June 0.004925
July 0.00481
August 0.004575
September 0.00497
October 0.00519
November 0.005375

The KDP Select Global Fund showed continued growth throughout the year (the following figures are in millions of dollars):

January 15
February 14
March 14.9
April 14.9
May 15.3
June 15.4
July 15.5
August 15.8
September 15.9
October 16.2
November 16.3

This means that Amazon is paying approximately $186,000,000 in royalties for Kindle Unlimited (and Amazon Prime) pages read in 2016, just for KDP Select books (the traditionally published books in Kindle Unlimited evidently receive a separate payout), and that’s on top of the royalties that they receive for sales.

Actually, Amazon paid even more money because on top of the $186,000,000 they also pay All-Star bonuses (when I inquired, KDP informed me that the All-Star bonuses are paid separate from the global fund).

Paying nearly $200 million in royalties for borrows (primarily) through Kindle Unlimited, this is a very significant share of the royalties paid for e-books.

The KDP Select Global Fund continues to rise (now over $16 million per month), and the per-page rate has also steadily risen the past four months. This data suggests that Kindle Unlimited is growing stronger. Of course, the number of e-books enrolled in Kindle Unlimited also continues to rise (across most categories) significantly.

Chris McMullen

Copyright © 2016

Chris McMullen, Author of A Detailed Guide to Self-Publishing with Amazon and Other Online Booksellers

Click here to view my Goodreads author page.

  • Volume 1 on formatting and publishing
  • Volume 2 on marketability and marketing
  • 4-in-1 Boxed set includes both volumes and more
  • Kindle Formatting Magic (coming soon)

Follow me at WordPress, find my author page on Facebook, or connect with me through Twitter.

Comments

Click here to jump to the comments section.

Kindle Unlimited Back Above Half a Penny Per Page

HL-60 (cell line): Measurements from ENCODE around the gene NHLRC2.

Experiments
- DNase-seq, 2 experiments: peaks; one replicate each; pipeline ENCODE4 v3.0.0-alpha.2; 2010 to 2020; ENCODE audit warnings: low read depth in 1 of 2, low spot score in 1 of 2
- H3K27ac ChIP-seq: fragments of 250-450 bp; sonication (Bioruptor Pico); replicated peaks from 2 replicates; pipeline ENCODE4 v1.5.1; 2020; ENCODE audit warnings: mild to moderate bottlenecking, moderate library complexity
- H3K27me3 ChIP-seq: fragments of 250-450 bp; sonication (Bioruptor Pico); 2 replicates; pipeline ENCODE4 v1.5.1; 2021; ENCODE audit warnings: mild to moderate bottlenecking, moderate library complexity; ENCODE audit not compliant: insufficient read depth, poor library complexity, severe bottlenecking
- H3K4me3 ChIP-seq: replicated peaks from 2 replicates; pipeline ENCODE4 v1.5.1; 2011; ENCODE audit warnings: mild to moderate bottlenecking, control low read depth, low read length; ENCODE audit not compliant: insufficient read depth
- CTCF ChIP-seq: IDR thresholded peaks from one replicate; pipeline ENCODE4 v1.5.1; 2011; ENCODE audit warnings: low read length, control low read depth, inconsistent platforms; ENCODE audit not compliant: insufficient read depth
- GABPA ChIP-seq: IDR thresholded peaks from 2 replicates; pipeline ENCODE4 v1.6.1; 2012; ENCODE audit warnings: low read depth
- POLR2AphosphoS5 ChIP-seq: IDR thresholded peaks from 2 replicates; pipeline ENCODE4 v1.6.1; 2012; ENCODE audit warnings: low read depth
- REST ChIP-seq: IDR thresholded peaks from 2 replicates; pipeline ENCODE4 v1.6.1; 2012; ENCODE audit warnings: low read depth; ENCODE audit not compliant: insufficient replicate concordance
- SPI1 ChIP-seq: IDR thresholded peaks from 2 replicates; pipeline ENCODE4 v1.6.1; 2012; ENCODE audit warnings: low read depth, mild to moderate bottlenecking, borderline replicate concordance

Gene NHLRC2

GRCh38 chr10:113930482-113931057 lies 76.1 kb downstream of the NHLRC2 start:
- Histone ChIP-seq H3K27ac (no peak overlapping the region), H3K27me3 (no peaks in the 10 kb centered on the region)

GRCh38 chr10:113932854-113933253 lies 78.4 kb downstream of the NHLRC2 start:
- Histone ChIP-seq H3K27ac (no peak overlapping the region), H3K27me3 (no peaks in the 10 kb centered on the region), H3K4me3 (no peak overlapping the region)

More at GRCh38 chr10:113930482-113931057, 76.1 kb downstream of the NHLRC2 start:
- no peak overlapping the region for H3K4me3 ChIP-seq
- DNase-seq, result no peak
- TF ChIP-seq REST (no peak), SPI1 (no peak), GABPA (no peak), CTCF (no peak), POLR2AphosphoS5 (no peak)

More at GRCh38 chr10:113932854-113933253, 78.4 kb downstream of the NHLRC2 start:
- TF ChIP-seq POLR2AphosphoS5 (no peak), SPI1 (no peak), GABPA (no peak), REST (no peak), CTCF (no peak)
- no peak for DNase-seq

Image from ShutterStock.

Image from ShutterStock.

KINDLE UNLIMITED

I remember, many months ago, when the Kindle Unlimited per-page rate first dropped below half a penny per page. This was early after the switch to paying for pages read.

There were many prophecies that it would continue to plunge deeper and deeper and would soon be worthless.

Yet many months later, it has again exceeded half a penny per page (though barely). Not only that, the KENP read rate has held fairly steady for eight months.

All the while, the KDP Select Global Fund has climbed up to $16.2 million, though it had been several million lower when the transition to pages read was made.

Both are signs that Kindle Unlimited is thriving.

Update:  If you’re looking for the exact figure, it is $0.005189724 per KENP read.

Chris McMullen

Copyright © 2016

Celebrate Great Indie Writing #PoweredByIndie

Badge

CELEBRATE GREAT INDIE BOOKS

Indie authors often support one another.

Wouldn’t it be wonderful if a giant company with huge marketing power took a month to highlight many wonderful indie authors?

We all know that Amazon gave indie authors a chance when they opened the self-publishing door. And Amazon occasionally highlights indie author success stories.